Carlos Marcello: Big Daddy In The Big Easy
Lobbyist Isaac Irving Davidson was a mover and shaker in Washington D.C. He was a close friend of Marcello, who he referred to as "Uncle Snookems." Through one of his many business deals, he made contact with a Los Angeles-based insurance operator, who also happened to be a convicted swindler called Joseph Hauser. Davidson introduced this man to Carlos in June 1976. Hauser was anxious to expand his business interests into Louisiana. For a fee of $250,000, Carlos made a few phone calls, which resulted in Hauser getting access to all the insurance business from the Building Trade Union and also lucrative contracts with the Teamsters and Longshoreman Unions. Hauser leveraged this business through an insurance company he purchased in New Orleans, again using Carlos as the go between.
However, by the end of 1978, Hauser was in deep trouble. The SEC had placed his company under receivership because of irregularities they had discovered in the way the business was set up, and in addition he and Davidson were indicted on federal racketeering charges. In February 1979, Hauser pleaded guilty and looked set to pay a hefty fine and go off to prison for some time. He was then approached by a FBI agent, who offered him a way out of his troubles, provided he was prepared to participate in an undercover operation to be mounted against Marcello. It was part of a nationwide Justice Department sting operation, to be known as "Operation BRILAB," an anagram for Bribery and Labor. The exercise to dethrone Carlos Marcello began on April 2, 1979.
This was to be a momentous year in the life of Marcello. His peerless, hard working lawyer Jack Wasserman died suddenly of a heart attack. It was estimated that over the years, Carlos had paid him over $2 million in legal fees to fight his deportation case, which had originally been entered against him back in 1956, and was now the longest and costliest in United States history. In 1979, Carlos admitted for the first time ever, on record that is, that he belonged to the Mafia. The FBI launched two operations against him, both of which succeeded, and resulted in lengthy prison sentences, effectively destroying him and his criminal empire.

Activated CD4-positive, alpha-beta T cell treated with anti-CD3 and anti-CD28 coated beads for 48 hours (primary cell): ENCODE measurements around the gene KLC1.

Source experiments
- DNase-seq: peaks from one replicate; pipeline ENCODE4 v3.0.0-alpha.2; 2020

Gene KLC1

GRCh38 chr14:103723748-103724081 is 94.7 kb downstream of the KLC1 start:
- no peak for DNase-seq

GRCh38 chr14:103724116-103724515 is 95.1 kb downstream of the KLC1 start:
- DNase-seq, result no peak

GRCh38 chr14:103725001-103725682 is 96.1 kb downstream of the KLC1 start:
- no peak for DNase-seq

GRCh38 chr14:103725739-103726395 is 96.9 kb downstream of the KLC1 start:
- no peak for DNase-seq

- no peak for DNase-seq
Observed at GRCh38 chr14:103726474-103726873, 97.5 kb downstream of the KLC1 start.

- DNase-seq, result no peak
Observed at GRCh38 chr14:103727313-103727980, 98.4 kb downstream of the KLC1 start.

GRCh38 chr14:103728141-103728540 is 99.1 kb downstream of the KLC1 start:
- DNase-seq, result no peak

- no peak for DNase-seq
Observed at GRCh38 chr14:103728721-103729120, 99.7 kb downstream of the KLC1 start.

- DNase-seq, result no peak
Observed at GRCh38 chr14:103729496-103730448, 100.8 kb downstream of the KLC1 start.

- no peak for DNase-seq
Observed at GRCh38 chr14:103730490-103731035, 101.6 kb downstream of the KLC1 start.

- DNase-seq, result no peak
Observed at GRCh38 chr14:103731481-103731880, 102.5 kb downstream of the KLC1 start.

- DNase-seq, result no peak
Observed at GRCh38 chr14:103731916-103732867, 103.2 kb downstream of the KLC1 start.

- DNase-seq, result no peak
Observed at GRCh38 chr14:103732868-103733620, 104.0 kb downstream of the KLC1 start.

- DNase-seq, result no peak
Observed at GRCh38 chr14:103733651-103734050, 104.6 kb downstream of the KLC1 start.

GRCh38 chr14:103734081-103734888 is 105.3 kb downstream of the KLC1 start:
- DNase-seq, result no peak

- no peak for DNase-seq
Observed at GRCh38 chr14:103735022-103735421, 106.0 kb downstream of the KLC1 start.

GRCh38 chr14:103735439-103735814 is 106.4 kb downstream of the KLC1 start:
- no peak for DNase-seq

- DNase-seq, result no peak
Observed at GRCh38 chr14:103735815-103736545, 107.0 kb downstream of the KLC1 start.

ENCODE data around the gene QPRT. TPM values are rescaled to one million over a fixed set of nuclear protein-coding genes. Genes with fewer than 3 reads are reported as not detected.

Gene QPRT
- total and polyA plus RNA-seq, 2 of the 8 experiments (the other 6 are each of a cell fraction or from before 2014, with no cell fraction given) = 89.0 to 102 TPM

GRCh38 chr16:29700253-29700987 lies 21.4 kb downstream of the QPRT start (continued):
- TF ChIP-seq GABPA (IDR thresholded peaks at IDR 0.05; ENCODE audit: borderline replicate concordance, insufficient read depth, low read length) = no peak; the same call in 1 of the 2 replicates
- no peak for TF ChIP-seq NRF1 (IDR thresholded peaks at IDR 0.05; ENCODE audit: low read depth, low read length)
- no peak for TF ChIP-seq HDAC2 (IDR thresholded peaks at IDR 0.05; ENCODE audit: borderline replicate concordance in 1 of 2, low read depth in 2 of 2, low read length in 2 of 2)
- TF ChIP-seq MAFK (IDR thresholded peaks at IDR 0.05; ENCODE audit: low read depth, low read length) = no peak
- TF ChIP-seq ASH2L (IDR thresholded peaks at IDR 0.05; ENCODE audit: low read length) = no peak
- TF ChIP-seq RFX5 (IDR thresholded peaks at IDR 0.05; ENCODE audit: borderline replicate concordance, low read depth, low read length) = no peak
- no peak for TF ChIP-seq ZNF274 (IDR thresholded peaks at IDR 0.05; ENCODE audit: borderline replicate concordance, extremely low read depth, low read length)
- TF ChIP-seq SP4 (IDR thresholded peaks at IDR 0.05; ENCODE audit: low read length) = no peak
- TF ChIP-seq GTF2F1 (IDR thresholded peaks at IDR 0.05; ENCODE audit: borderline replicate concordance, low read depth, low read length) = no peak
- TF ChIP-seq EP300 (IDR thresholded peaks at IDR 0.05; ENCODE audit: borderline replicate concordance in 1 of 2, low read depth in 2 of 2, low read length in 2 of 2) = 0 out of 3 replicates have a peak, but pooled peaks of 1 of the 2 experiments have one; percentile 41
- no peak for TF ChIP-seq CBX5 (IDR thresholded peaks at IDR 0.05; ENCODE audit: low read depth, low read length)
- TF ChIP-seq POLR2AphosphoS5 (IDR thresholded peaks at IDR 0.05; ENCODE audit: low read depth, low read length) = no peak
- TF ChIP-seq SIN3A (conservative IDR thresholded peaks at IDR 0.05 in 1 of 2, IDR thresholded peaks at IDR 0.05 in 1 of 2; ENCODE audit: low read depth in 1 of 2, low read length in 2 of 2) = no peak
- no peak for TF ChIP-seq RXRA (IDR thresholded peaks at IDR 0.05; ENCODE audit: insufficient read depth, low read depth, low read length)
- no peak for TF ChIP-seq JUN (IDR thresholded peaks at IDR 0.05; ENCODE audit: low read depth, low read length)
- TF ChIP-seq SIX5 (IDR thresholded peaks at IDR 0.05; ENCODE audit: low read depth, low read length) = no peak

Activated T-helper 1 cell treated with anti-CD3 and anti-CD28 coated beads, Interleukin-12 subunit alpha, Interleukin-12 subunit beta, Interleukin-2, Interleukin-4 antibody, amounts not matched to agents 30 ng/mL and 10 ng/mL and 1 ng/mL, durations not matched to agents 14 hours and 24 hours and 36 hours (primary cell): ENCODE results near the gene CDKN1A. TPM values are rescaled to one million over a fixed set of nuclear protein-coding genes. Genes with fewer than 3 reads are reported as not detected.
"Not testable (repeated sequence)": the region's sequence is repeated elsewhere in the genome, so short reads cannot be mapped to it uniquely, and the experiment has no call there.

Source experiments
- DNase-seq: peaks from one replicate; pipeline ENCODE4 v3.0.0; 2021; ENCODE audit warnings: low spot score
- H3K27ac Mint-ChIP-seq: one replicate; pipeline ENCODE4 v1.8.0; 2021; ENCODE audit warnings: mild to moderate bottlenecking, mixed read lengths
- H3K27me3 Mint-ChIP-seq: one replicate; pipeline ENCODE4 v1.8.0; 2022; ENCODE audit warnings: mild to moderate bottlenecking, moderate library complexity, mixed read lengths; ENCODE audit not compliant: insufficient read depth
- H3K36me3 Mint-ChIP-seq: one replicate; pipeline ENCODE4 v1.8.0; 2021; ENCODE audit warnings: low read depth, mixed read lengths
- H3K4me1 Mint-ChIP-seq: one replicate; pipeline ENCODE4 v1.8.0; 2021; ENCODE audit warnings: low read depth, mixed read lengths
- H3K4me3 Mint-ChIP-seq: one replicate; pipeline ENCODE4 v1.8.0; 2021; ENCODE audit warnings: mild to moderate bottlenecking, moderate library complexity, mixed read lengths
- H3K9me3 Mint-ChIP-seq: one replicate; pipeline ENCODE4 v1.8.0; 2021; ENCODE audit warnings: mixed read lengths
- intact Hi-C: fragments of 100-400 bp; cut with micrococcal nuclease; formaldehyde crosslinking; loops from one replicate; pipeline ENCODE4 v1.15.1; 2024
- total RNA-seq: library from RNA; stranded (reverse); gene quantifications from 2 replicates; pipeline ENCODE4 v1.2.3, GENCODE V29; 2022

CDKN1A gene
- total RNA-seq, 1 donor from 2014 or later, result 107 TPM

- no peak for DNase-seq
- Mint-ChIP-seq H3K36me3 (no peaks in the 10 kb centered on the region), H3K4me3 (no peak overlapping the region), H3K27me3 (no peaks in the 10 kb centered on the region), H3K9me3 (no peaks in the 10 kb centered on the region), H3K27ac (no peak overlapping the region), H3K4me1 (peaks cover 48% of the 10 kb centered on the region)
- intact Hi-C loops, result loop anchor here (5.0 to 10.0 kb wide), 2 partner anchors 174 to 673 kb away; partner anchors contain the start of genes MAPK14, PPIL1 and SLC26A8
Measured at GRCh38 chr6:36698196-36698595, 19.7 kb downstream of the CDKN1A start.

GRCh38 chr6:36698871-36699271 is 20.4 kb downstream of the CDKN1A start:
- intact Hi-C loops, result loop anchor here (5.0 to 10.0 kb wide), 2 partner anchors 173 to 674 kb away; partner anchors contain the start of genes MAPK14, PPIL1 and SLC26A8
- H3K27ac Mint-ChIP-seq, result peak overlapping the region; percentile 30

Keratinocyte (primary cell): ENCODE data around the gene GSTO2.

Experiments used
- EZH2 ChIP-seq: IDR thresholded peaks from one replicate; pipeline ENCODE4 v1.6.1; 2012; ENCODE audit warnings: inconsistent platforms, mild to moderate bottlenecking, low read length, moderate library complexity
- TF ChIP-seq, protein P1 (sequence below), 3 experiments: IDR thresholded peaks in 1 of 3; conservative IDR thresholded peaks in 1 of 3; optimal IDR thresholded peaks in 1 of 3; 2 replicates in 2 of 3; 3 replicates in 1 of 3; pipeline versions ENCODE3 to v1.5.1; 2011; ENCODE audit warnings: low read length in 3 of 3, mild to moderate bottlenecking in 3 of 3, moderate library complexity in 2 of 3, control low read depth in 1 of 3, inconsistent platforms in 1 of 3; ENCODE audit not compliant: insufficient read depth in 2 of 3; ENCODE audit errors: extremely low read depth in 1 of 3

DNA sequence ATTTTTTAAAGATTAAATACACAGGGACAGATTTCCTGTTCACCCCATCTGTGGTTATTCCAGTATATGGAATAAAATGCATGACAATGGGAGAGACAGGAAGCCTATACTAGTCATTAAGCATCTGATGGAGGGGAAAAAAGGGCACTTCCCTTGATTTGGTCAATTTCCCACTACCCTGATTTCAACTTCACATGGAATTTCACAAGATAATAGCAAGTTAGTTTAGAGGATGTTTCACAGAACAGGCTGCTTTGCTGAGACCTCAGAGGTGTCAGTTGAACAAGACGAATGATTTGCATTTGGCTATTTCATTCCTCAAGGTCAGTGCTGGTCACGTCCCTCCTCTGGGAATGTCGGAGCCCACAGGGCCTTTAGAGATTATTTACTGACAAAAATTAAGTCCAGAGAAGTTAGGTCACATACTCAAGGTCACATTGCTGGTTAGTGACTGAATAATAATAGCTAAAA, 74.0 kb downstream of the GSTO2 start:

Hauser, aided by two undercover FBI agents, set themselves up as representatives of a fictitious West Coast insurance company and set out to induce Marcello to use his influence to get key officials in the labor movement and the state and municipal governments to award major insurance contracts to the company, in return for a share of the huge commissions payable on these agreements. Hauser and the FBI agents would wear wires and Marcello's office at the Town and Country Motel complex would be bugged.
This operation had been under way about six months, when Hauser, in one of his many conversations with Carlos, picked him up on the wire he was wearing, saying, "I'm doin' this for friends of mine in California. They Maf like me, you know, personal friends."
The men he was referring to were the leaders of the Los Angeles Mafia: the boss, Dominick Brooklier, his underboss Sam Sciortino, a capo called Mike Rizzitello, and three top soldiers in the West Coast arm of the mob. They had been indicted on federal racketeering charges in February 1979, largely on the evidence of former [capo] "Jimmy the Weasel" Frattiano, who had become an informant because he feared Brooklier had put out a contract on him.
The FBI through Hauser convinced Marcello that they could set up the judge in the forthcoming trial of the six men, provided Carlos could provide a suitable inducement. On November 1, the FBI bug planted in Carlos' office recorded him confirming with Hauser that he would guarantee the $125,000 that had been agreed upon to bribe Judge Pregerson.
On June 17, 1980, Carlos Marcello, along with three other men, was indicted by a federal grand jury of twelve counts of racketeering in the BRILAB case. It was scheduled for summer 1981. On August 5, 1981, he was indicted by a Los Angeles federal grand jury for conspiring to bribe a United States district judge. Carlos was not concerned about his New Orleans trial. He had beaten them always on his home ground. As he said to a newspaper reporter, "They's not going to get me man, no way man. Dese are my people here." But Los Angeles was a different story. That was the one to fear. As it turned out, they would both shaft him.